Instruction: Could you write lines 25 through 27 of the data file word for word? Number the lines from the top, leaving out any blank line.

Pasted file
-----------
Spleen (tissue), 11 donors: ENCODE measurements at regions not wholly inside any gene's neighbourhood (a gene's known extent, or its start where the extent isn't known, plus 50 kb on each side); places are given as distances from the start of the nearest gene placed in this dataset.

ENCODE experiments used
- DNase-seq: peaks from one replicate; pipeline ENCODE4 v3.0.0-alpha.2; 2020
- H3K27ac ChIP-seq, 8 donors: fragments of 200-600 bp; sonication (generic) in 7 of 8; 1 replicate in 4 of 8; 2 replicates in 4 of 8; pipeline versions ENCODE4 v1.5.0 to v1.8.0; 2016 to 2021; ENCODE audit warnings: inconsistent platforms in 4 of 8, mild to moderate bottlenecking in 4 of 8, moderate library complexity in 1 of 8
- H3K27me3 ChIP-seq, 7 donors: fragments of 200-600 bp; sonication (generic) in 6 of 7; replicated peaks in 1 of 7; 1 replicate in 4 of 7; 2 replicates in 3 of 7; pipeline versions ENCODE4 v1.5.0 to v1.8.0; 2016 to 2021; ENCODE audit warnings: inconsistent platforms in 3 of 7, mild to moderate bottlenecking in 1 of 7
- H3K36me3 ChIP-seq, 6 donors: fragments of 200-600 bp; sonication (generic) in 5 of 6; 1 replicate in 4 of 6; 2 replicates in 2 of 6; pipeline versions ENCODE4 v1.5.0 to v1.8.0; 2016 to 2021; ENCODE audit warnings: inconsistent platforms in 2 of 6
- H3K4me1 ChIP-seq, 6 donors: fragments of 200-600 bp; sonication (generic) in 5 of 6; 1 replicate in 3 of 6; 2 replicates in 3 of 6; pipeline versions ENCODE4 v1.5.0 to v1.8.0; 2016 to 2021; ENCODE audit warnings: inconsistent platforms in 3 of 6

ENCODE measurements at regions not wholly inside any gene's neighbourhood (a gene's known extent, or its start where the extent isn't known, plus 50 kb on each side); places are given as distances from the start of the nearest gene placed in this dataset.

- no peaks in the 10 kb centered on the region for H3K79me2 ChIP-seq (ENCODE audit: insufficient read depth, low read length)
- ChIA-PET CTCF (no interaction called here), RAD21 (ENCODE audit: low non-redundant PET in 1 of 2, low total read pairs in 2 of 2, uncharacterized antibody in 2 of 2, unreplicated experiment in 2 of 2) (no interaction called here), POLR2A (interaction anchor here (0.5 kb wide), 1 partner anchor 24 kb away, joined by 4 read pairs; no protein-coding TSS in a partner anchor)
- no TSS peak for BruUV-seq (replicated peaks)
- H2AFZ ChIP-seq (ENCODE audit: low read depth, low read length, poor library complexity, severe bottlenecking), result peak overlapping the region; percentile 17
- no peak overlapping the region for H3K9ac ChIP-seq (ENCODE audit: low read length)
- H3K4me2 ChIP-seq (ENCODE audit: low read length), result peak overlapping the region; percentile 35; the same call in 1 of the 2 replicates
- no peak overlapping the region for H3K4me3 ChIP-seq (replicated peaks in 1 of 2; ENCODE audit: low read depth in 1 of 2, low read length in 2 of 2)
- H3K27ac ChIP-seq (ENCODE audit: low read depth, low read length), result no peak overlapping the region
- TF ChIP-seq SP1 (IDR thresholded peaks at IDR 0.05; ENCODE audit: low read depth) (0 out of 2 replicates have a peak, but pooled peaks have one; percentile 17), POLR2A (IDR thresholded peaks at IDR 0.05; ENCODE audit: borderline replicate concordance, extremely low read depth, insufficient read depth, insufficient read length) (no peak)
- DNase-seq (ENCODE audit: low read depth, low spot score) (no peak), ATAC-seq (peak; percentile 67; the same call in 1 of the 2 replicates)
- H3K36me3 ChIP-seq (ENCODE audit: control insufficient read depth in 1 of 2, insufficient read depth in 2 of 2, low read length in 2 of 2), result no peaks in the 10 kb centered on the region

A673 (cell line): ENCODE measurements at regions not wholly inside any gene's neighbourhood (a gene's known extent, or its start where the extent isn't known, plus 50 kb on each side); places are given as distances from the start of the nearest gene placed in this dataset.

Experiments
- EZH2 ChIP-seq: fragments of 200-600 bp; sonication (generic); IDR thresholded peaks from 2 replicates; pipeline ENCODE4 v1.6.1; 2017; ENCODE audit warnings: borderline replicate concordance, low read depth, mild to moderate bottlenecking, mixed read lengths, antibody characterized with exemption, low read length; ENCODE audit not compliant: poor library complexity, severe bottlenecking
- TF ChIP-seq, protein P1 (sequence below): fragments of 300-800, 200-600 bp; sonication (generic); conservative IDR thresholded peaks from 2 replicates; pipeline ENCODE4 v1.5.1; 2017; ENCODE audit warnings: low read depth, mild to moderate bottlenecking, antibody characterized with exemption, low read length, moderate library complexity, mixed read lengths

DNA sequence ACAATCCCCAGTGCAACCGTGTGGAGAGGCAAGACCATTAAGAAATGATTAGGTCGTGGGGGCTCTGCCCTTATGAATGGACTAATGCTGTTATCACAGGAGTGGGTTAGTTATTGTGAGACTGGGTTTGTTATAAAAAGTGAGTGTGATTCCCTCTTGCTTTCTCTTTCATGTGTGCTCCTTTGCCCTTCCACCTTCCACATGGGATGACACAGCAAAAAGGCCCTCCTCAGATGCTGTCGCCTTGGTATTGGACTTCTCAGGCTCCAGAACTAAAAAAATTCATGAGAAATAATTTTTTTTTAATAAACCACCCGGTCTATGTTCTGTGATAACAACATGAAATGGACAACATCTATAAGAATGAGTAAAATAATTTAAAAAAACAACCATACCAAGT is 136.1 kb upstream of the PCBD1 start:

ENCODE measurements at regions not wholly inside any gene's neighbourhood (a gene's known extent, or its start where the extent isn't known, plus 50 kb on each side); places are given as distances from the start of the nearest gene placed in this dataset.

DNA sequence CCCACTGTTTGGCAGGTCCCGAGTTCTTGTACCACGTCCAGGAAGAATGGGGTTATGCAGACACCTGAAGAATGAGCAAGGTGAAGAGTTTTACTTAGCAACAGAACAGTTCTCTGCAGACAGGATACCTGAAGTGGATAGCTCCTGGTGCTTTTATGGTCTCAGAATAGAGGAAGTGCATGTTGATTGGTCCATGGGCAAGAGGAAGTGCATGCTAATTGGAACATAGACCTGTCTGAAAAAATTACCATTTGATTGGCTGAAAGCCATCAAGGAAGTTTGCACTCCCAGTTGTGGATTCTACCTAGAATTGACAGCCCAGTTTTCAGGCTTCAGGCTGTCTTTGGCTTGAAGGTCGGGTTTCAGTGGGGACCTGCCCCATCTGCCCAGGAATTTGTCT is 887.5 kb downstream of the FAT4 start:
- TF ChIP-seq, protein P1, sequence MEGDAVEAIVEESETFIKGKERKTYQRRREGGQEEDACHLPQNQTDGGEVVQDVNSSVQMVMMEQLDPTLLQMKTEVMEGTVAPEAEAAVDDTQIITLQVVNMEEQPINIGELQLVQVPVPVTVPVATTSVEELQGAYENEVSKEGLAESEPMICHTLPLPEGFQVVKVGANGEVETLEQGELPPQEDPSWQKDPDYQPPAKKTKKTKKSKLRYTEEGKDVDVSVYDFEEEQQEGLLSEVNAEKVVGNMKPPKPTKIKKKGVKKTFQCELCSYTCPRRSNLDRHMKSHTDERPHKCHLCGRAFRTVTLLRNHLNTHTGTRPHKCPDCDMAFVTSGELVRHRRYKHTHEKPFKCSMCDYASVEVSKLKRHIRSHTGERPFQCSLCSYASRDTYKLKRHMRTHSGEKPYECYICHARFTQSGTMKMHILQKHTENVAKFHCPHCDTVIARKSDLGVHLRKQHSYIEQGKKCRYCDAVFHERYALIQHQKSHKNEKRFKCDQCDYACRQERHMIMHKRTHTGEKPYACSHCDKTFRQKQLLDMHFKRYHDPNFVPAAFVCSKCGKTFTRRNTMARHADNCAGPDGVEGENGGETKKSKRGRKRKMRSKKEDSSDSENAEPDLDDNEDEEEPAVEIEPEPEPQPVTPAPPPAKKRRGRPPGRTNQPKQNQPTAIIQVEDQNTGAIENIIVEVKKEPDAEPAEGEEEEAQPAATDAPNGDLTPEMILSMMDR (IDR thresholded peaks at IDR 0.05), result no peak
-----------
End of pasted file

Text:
ENCODE measurements at regions not wholly inside any gene's neighbourhood (a gene's known extent, or its start where the extent isn't known, plus 50 kb on each side); places are given as distances from the start of the nearest gene placed in this dataset.

DNA sequence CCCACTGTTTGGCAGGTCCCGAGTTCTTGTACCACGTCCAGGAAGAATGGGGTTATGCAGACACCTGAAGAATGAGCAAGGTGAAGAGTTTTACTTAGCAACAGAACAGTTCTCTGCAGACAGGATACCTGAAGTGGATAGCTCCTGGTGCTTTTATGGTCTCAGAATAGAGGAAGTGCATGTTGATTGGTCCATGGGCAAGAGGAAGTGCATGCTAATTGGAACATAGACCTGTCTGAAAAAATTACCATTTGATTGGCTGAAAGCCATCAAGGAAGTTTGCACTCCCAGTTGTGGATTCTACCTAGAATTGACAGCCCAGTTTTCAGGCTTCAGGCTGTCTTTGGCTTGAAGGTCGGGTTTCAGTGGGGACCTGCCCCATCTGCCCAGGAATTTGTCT is 887.5 kb downstream of the FAT4 start:
- TF ChIP-seq, protein P1, sequence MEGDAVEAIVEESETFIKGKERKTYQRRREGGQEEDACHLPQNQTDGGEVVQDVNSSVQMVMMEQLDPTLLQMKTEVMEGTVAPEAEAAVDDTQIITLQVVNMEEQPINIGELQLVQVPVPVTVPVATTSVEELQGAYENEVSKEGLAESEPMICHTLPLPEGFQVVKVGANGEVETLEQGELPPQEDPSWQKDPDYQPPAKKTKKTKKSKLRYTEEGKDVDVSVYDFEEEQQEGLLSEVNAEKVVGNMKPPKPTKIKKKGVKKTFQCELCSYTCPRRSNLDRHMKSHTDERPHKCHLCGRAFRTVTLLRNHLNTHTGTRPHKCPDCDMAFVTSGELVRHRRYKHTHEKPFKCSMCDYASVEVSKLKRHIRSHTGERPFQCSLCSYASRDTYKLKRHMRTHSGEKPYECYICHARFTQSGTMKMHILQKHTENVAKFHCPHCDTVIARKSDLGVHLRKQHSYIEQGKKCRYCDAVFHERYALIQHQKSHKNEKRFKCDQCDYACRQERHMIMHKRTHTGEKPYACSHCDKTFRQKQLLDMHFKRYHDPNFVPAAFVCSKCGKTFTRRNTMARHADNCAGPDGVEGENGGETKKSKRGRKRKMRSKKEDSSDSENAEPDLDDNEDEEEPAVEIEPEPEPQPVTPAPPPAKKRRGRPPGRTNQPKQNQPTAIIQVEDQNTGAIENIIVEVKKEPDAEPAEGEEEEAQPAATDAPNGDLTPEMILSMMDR (IDR thresholded peaks at IDR 0.05), result no peak